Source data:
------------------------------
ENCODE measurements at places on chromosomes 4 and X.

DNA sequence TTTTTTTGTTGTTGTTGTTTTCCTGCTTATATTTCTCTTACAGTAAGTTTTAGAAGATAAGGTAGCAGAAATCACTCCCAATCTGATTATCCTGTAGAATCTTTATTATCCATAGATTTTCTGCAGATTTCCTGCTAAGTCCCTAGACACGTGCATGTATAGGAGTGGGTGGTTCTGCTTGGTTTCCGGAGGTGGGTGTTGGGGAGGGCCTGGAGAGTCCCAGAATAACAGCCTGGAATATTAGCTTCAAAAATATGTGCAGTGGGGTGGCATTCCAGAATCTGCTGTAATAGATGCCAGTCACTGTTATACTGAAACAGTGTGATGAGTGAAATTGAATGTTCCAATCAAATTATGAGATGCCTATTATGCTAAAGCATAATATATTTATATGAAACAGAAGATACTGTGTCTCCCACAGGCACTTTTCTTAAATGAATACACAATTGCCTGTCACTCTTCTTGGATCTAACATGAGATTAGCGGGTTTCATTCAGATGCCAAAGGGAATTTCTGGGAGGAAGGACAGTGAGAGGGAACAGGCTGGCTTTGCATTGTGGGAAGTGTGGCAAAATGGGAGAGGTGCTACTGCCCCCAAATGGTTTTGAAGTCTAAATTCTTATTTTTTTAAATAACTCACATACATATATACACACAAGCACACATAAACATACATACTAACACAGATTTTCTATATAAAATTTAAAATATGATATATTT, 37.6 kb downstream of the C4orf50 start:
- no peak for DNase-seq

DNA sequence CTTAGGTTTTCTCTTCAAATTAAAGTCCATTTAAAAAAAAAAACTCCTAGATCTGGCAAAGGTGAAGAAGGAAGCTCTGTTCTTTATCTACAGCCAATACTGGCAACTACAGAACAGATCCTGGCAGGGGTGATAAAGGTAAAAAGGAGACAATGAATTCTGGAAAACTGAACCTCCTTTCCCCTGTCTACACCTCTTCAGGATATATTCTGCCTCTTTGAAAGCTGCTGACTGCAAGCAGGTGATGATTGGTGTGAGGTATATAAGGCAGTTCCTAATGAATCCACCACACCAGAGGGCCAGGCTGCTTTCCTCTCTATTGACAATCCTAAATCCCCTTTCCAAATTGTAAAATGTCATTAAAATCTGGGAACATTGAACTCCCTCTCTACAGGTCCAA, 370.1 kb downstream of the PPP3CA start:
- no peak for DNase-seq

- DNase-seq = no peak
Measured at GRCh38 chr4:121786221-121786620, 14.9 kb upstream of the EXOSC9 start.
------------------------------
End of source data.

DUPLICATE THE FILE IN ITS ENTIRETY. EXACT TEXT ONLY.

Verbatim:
ENCODE measurements at places on chromosomes 4 and X.

DNA sequence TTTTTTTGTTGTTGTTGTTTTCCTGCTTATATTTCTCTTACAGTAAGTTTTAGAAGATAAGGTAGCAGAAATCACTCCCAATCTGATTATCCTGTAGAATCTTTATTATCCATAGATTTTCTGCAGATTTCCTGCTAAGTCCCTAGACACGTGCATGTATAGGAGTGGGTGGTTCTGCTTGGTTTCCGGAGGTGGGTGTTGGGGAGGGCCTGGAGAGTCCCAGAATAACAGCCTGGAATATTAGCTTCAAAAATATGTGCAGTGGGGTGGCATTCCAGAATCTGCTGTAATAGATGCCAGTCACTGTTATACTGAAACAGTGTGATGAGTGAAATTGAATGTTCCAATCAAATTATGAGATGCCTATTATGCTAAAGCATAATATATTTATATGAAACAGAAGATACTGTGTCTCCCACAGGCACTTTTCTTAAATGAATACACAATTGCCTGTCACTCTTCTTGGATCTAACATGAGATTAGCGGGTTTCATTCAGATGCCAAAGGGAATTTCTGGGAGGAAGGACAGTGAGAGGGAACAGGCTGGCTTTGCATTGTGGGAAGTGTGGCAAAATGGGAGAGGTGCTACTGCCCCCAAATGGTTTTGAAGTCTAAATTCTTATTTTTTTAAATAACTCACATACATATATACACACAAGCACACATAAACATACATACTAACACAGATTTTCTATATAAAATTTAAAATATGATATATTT, 37.6 kb downstream of the C4orf50 start:
- no peak for DNase-seq

DNA sequence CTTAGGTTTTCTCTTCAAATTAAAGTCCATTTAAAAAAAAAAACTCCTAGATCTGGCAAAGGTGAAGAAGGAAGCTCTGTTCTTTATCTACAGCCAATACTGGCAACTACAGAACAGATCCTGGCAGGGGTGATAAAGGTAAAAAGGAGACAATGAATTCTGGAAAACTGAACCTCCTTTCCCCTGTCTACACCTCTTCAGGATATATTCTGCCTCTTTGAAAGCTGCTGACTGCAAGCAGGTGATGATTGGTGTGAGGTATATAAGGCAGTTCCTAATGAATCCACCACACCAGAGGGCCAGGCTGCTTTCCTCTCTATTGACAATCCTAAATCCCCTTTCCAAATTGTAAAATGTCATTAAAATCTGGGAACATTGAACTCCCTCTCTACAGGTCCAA, 370.1 kb downstream of the PPP3CA start:
- no peak for DNase-seq

- DNase-seq = no peak
Measured at GRCh38 chr4:121786221-121786620, 14.9 kb upstream of the EXOSC9 start.